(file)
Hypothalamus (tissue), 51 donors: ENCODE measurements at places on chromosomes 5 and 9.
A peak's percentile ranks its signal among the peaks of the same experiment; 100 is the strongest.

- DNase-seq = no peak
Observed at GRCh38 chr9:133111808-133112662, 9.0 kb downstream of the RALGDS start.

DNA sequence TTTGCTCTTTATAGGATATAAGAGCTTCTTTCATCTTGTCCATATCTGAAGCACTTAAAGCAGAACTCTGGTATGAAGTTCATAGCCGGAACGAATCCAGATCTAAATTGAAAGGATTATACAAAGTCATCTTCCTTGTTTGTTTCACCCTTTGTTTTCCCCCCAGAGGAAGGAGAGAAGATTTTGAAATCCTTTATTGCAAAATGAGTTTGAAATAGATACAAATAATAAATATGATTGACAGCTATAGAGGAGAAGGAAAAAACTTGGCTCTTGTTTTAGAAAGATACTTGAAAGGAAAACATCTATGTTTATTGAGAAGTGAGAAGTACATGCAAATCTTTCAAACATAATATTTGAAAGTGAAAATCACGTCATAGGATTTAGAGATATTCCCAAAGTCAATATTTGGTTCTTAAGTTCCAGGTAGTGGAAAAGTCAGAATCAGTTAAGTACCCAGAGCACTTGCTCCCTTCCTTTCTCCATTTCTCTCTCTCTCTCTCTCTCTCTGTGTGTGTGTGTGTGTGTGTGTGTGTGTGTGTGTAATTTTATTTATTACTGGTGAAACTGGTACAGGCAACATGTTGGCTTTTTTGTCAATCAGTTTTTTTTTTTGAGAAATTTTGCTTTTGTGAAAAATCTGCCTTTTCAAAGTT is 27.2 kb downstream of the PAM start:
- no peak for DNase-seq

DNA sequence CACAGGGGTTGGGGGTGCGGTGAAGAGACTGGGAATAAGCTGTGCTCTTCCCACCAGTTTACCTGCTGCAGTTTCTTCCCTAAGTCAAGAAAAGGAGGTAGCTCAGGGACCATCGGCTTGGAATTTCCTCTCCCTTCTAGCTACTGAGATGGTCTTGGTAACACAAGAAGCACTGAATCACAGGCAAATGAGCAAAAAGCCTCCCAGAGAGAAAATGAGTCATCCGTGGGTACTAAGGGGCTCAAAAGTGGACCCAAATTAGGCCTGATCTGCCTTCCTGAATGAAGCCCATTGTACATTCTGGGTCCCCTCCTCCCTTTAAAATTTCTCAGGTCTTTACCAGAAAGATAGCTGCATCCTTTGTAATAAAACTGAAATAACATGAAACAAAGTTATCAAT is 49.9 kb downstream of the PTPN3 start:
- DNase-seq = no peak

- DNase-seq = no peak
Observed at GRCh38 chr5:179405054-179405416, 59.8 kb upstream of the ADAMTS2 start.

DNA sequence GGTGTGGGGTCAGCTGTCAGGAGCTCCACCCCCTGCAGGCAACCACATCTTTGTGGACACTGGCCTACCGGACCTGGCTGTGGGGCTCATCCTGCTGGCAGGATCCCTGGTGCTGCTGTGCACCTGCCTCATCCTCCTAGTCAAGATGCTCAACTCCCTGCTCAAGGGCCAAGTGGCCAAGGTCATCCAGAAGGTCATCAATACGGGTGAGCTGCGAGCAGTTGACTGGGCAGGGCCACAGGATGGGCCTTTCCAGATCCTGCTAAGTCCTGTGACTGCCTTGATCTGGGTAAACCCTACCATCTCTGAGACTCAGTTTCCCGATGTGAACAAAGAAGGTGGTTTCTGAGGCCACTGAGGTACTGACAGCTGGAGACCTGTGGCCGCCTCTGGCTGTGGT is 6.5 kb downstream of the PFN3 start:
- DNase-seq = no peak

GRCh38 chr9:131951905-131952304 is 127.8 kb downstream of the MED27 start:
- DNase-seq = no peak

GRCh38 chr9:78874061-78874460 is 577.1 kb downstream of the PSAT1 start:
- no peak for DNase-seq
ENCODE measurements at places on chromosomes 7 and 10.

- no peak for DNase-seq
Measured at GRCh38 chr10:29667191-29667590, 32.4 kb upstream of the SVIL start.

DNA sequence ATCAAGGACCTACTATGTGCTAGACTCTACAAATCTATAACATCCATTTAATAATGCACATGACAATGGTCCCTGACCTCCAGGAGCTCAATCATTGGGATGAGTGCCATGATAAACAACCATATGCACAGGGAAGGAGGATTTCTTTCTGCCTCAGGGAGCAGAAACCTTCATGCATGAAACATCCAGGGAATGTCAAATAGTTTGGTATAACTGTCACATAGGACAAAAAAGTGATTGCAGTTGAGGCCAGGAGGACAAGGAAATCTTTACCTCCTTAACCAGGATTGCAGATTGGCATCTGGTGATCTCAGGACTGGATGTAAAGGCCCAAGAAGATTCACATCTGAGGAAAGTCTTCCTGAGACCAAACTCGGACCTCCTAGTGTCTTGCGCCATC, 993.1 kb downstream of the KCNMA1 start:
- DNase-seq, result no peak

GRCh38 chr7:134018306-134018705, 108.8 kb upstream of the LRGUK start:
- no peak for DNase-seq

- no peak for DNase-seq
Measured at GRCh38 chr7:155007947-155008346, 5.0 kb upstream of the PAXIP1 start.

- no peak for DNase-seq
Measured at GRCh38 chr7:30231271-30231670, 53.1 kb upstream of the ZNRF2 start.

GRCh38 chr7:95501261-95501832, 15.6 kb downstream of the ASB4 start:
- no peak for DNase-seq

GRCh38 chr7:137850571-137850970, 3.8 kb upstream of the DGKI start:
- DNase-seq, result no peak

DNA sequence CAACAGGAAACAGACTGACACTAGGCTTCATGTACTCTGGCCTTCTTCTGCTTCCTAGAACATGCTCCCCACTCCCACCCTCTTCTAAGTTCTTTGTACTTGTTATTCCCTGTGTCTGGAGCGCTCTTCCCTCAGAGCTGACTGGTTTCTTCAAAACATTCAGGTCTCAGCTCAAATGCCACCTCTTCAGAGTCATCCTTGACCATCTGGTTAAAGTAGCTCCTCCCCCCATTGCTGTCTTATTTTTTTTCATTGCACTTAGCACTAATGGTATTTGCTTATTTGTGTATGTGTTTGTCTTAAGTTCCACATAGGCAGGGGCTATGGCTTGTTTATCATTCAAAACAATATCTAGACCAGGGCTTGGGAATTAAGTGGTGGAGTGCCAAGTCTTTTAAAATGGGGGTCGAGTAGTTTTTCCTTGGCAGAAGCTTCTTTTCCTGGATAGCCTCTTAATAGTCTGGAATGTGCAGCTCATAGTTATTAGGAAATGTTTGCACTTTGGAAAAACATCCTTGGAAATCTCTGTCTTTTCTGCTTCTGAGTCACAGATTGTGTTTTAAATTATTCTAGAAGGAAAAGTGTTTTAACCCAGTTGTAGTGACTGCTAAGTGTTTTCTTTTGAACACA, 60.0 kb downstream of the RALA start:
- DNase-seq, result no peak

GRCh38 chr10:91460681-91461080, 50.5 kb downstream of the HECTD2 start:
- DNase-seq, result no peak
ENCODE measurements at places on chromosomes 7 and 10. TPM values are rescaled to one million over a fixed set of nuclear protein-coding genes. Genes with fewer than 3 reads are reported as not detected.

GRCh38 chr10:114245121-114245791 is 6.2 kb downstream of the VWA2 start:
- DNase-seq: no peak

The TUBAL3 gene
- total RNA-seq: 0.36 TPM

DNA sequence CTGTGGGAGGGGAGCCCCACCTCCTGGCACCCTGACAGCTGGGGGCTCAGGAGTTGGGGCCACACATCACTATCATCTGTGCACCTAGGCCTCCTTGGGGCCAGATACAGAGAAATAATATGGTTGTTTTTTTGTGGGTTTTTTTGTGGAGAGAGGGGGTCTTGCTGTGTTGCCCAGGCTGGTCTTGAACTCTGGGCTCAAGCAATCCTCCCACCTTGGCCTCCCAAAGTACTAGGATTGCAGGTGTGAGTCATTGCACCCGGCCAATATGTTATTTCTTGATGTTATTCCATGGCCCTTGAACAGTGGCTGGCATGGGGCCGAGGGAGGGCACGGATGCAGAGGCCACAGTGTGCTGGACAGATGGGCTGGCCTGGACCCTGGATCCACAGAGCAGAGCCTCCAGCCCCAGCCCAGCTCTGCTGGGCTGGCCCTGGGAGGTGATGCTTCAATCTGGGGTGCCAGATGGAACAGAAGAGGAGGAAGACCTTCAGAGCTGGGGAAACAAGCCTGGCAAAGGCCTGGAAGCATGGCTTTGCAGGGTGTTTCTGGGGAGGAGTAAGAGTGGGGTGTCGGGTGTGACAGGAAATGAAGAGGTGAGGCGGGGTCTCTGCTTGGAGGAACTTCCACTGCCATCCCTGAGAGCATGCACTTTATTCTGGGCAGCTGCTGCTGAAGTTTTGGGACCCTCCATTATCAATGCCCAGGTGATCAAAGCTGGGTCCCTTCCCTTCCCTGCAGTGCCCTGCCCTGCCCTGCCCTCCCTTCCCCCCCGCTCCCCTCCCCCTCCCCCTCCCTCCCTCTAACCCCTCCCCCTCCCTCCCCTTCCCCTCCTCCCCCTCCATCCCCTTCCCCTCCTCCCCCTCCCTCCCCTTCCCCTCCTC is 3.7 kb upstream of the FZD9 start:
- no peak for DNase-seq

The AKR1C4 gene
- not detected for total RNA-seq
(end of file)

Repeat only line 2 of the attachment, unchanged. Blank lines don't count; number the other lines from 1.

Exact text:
A peak's percentile ranks its signal among the peaks of the same experiment; 100 is the strongest.